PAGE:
It’s massive, spanning twice the solar system, yet it’s so tiny it required never-before seen levels of artificial intelligence to map out and 8 entire observatories to picture.
It’s a black hole in the centre of a nearby galaxy.
Designated Messier 87, M87 for short, the black hole is located about 53 million light years from Earth. With such great distance, it means it only occupies a tiny bit of our skies. That adds to the difficulties of picturing it… that and the fact that it is a black hole and those tend to suck in light rather than reflecting or emitting it. Luckilly, if you catch them at the right angle, you can get a glimpse of a plasma field surrounding it though. This plasma field is the doughnut we have all seen by now.
But because the area it occupies in the sky is so tiny, even with the resolution given with 8 arrays of telescopes pointed in the same direction over a 24 hour period, you will not get a very clear picture. In fact, you will not get much information at all, relatively speaking. If you imagine the whole collective of information gathered was a single picture that takes up your entire screen, the amount of data that is relating to M87 would take up less than a single pixel. So how do you get a picture out of that?
With great difficulty and a brand new type of sorting algorithm invented by two brilliant computer scientists who specializes in neural network and sorting big data: Katie Bouman and Andrew Chael, both working on different parts of the code. Andrew focused on the overarching container for the code, while Katie focused on the sorting algorithm itself. Together with dozens of volunteers over several years, they pieced together an artificial intelligence that could sort out the black hole data from all the background data, leaving “only” a few petrabytes.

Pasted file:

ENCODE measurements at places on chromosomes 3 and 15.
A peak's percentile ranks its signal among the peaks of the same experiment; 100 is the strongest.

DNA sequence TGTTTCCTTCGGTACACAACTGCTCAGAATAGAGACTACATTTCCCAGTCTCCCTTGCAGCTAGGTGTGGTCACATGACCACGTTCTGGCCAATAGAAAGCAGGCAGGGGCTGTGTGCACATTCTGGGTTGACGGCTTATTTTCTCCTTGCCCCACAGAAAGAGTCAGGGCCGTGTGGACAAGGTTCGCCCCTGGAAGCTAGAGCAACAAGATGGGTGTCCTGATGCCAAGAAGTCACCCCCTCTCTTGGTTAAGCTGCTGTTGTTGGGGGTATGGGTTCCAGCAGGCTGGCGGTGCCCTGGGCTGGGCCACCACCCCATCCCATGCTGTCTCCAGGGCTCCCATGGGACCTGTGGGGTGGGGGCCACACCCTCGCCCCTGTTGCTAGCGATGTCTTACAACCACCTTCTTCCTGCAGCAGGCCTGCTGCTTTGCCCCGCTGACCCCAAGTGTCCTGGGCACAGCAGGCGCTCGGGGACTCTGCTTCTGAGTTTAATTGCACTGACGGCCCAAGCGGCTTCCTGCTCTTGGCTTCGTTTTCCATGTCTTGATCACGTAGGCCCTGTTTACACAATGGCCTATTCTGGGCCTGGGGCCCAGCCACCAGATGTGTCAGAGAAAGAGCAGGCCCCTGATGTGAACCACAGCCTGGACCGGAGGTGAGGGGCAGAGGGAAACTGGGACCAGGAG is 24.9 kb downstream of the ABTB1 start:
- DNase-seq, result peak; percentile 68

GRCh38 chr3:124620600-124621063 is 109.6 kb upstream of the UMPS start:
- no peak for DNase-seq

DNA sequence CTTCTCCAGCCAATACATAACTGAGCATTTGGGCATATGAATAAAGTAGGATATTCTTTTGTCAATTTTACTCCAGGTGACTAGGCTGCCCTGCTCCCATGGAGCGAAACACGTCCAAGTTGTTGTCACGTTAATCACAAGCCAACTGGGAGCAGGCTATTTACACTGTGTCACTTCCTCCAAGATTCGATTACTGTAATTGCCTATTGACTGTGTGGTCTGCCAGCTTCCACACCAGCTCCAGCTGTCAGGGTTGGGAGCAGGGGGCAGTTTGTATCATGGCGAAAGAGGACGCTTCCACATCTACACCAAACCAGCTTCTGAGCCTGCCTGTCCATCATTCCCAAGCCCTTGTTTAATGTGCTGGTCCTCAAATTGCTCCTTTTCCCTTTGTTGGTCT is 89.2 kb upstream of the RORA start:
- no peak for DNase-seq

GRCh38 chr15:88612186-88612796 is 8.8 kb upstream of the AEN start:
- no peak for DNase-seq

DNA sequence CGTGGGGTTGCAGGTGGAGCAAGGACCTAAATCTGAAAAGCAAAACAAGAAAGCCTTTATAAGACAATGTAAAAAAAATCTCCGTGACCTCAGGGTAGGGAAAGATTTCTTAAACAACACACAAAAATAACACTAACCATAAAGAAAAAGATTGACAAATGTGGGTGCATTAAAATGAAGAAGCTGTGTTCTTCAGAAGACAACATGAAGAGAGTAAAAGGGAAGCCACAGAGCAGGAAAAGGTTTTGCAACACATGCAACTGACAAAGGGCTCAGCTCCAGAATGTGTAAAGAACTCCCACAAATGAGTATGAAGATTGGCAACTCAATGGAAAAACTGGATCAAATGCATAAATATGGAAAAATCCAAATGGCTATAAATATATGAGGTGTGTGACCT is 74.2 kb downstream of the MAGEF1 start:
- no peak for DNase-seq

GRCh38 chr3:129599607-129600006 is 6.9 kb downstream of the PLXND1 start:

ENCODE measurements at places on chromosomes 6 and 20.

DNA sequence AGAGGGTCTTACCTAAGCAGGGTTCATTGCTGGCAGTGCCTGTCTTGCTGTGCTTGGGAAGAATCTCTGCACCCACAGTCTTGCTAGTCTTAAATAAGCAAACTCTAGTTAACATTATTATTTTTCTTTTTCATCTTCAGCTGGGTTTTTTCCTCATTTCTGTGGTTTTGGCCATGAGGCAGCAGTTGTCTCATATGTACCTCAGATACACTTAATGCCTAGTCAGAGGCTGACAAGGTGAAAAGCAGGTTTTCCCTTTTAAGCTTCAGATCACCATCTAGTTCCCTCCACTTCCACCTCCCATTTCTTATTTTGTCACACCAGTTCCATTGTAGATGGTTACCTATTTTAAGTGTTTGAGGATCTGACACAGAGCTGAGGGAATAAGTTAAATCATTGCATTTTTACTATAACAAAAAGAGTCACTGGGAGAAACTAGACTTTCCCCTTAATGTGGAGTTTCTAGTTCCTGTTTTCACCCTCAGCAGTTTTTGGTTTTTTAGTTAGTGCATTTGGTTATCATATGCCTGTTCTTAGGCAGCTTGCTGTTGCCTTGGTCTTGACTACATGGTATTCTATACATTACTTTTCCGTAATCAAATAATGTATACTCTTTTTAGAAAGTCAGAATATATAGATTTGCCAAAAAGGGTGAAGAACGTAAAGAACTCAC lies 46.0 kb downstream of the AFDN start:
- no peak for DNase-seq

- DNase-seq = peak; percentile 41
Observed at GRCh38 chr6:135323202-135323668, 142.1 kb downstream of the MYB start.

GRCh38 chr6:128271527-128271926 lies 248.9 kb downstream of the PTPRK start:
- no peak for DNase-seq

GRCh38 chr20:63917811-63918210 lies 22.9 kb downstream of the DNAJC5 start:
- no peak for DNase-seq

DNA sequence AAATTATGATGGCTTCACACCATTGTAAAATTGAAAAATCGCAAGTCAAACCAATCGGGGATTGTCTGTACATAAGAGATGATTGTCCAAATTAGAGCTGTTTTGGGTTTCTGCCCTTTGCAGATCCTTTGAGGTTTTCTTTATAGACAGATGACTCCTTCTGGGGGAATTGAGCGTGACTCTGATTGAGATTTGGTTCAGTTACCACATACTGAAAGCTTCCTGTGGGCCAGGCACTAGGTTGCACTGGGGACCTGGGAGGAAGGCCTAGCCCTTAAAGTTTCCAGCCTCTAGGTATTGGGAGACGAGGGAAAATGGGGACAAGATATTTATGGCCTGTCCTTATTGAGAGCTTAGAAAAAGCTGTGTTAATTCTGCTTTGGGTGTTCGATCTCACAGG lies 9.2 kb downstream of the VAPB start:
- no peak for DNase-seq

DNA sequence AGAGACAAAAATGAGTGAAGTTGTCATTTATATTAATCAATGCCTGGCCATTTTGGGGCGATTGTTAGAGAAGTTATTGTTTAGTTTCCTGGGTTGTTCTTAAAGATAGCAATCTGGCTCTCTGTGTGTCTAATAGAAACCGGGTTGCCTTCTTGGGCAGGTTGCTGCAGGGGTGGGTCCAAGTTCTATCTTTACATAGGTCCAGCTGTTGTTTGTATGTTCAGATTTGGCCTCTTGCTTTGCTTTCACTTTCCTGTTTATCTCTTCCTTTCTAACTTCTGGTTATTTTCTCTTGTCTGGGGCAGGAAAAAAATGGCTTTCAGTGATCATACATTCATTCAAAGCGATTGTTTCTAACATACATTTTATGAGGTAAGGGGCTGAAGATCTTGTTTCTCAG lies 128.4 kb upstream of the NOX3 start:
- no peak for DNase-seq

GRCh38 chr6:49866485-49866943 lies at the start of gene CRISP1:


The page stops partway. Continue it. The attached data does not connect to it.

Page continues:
The data believed to be relevant was then sent to 4 different teams, all working independently from each other to create an image from that data. If all of them came to a similar conclusion, they would know the algorithm worked. And they did. The image you see is not one example, but the one produced by all 4 teams.
The landmark implication of this is not that we can take pictures of black holes in far away galaxies, but that we can now process images in a completely different way. The techniques are already being implemented in things like MRI scans to help detect cancer and other illnesses better and in subnautical photography to map our ocean floors more accurately. And of course, it will be an invaluable tool for 3D scanning, as background noise has always been the number one culprit for bad scans.
But yeah, we can also see black holes in far away galaxies, which is super cool and something I never expected to see in my lifetime.